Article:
Some parents offer their school-age children money for each high grade (mark) they get in school. Do you think this is a good idea? Use specific reasons and examples to support your answer.

People have conflicting ideas when it regards the issue of if money is a good reward to children’s outstanding academic performance. In my opinion, I do not believe that it is a wise way of education. One of the biggest concerns about using money as a reward for better academic performance is that many people believe that under no circumstance, there should be no need for extra incentives for what children should otherwise view as necessary. Otherwise, outside motivation will sometimes spur a student to do the minimum in order to ask for the reward more easily. For example, when I was in elementary school, I was confused how my classmate Jackson could better understand what we had learned, most of time he only got mediocre grades on school exams. To my surprise, the reason is that his exam grades continued to gradually improve was because of monetary rewards from his parents. There are many children who have the same idea of Jackson. Regardless of the fact that Jackson was motivated to work hard because of monetary rewards, I do not view this as a healthy method of encouraging children to pursue their education. Therefore, money is indeed a barrier rather than encouragement for children. Moreover, for some students, if they are used to the endeavor-reward system, it doesn’t matter what the exterior motivation is—nothing will force them to do what they don’t want to do. According to a research report done by Sydney University, exterior stimulus, especially money can decrease self-control of children under 12 years old. Children who received material reward show 43% lower intendancy to involve in activities they did not have interest in. In other words, if parents use cash to encourage their children to pursue higher marks, it would lead to possibilities such as their children not doing well in subjects they aren’t naturally interested in. Admittedly, motivation is critical and significant. However, it is important to remember that rewards for grades don’t necessarily have to be in the form of money. This is particularly true if children have other sources of pocket money. The key is that parents should communicate more frequently and give more positive feedback to their children. Children need to be loved, but love does not equal money. In conclusion, I do not recommended parents to reward children with money, since promises of wealth is not the only method of encouragement available.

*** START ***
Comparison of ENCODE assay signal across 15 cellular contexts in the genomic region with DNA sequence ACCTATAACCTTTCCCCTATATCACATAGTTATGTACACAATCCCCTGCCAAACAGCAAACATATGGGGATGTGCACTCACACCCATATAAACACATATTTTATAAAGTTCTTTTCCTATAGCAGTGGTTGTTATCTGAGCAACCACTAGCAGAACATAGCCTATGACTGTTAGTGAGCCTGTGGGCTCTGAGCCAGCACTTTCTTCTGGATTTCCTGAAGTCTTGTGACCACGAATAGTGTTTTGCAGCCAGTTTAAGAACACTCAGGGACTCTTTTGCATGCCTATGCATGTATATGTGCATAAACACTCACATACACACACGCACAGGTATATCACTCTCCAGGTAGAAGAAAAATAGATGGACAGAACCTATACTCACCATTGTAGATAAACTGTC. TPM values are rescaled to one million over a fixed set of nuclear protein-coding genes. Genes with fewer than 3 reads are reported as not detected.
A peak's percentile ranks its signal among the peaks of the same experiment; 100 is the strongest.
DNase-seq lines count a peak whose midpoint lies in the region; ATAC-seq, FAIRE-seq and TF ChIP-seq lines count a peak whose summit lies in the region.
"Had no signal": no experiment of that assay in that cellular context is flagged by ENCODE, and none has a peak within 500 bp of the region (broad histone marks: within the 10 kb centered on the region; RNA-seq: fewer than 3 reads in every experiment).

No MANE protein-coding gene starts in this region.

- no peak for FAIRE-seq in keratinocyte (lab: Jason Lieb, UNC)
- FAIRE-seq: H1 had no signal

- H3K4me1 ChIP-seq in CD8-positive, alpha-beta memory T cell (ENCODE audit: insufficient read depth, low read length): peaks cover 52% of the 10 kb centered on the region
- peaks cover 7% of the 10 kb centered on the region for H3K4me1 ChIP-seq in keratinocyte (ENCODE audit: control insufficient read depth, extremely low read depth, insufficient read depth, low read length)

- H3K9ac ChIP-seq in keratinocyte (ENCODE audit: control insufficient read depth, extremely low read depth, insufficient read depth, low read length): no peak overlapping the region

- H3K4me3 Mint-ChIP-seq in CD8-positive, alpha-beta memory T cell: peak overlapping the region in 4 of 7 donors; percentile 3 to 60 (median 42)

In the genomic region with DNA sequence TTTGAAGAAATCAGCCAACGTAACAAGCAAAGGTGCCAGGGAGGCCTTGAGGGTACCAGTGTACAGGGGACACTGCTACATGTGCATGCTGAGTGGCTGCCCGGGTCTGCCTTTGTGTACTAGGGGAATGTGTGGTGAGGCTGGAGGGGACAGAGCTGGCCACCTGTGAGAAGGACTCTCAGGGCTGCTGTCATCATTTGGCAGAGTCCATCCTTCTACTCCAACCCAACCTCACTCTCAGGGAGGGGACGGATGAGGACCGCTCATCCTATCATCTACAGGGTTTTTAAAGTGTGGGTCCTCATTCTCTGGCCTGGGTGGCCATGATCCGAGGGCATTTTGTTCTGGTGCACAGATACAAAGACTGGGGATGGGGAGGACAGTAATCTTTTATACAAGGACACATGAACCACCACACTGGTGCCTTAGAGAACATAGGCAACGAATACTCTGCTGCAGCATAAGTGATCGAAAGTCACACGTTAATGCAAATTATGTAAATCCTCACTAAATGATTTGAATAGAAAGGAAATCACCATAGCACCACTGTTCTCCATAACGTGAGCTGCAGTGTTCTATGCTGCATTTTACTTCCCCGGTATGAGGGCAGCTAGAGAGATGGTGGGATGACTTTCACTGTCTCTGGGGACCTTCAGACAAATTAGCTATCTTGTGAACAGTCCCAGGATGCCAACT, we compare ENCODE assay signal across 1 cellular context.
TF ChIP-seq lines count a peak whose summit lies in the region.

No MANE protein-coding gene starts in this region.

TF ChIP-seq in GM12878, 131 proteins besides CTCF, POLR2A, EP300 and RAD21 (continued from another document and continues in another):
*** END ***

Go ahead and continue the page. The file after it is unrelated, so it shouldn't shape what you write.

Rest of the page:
Submitted by Mahdiyar Amani on
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